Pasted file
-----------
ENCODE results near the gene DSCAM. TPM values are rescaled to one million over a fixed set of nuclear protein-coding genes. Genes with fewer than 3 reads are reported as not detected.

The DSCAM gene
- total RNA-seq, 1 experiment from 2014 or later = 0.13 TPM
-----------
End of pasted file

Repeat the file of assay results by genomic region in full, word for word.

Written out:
ENCODE results near the gene DSCAM. TPM values are rescaled to one million over a fixed set of nuclear protein-coding genes. Genes with fewer than 3 reads are reported as not detected.

The DSCAM gene
- total RNA-seq, 1 experiment from 2014 or later = 0.13 TPM